Wednesday, May 21, 2014

What The Giver Gives Us

Reflection on Lois Lowry, The Giver (New York: Laurel Leaf Books, 2002). Originally published 1993.

When a fellow teacher put a copy of The Giver in my hands a few years after its publication, I made the mistake of quitting too early.   Another dystopian fantasy, I thought, in flat prose, literally colorless.  

This month, when my class and I reached page 60, we tried to infer what principle lies behind the rules created for "the community."  Some suggested that the rules are all about preventing pain.  One girl had a deeper insight: "They prevent love."  She goes to the root of it.  Since pain comes from losing that to which we feel attached, the "Elders" enforce detachment.  Family units, names, playthings, clothing, careers -- all are chosen by a committee, and all are taken away on a strict schedule.

But, in our country where attachments are promoted and celebrated 24/7,  what in Lowry's bland dystopia resonates with young adults?

The first hint, for me, is Lowry's special effect, a few pages after 60.  When "The Giver" transmits memory from "back and back and back" to our young protagonist Jonas through some extra-sensory magic, we get our first mention of color, along with sensations of coldness and snow.  Lowry has deprived us of description so long that even this little bit has high impact.  It's relief.  Soon, she hits us with graphic descriptions of intense emotional pain that hurt me to read.

Finally, Jonas finds the word for what his life has been missing:  depth.
[N]ow he saw the familiar wide river beside the path differently.  He saw all of the light and color and history it contained and carried in its slow-moving water; and he knew that there was an Elsewhere from which it came, and an Elsewhere to which it was going.   (131)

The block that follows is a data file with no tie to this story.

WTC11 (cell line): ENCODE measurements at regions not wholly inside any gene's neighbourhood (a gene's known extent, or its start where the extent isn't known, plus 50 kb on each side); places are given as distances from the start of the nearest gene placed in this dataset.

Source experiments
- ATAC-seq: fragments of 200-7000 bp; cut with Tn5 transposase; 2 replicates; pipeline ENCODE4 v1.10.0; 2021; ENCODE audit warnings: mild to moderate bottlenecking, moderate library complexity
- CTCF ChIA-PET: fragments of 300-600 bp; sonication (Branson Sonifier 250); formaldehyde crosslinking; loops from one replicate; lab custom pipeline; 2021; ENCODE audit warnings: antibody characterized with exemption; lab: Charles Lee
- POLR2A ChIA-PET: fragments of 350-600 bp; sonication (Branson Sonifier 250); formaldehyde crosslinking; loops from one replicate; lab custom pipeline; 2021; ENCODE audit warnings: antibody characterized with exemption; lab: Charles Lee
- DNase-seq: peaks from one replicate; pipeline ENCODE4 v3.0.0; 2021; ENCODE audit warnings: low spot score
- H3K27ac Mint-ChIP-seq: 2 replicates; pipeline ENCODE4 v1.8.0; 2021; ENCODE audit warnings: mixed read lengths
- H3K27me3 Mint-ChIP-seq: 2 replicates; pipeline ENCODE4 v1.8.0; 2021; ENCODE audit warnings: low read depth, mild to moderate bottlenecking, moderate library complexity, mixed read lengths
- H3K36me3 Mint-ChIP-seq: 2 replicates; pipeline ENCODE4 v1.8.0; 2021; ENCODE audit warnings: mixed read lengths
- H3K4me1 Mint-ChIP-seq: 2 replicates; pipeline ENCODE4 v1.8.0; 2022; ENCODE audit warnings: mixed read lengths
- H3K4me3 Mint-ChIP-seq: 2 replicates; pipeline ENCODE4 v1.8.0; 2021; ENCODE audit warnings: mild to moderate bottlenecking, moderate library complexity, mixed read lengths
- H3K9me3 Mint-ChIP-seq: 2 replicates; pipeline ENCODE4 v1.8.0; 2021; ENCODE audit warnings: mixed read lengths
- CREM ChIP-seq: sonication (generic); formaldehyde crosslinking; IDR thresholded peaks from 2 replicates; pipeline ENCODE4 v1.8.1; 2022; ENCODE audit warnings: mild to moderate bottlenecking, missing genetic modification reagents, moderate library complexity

Swathed in color, light, recorded sound and "activities" that all conspire to keep us moving forward always to the next thing, we Americans may very well lack depth. My students have long scoffed at the printed page as a boring, time-wasting, old-fashioned alternative to images. "Don't Know Much About History" could be the National Anthem.

But  Lowry makes her readers aware of what comes to them in her book through words and imagination.  When Jonas receives a memory via telepathy, we readers receive it too, through the old-fashioned magic of words. 

At the same time, she dramatizes the shallow quality of life among Jonas's insouciant family and friends.  Lowry gives us all a glimpse of what we miss when we live solely on the surface of day to day, without searching, reflecting, critiquing, comparing.....

How many of my students, and how many of their parents (of my generation) know that the real aim of education is to bring depth to all experience?   It's not something discussed when I hear politicians and educators speaking about school reform, testing, and "common core" curriculum. 

I don't see any signs of a "communist" takeover in America.   But the Shallowing of Experience has been well under way for a long time. 

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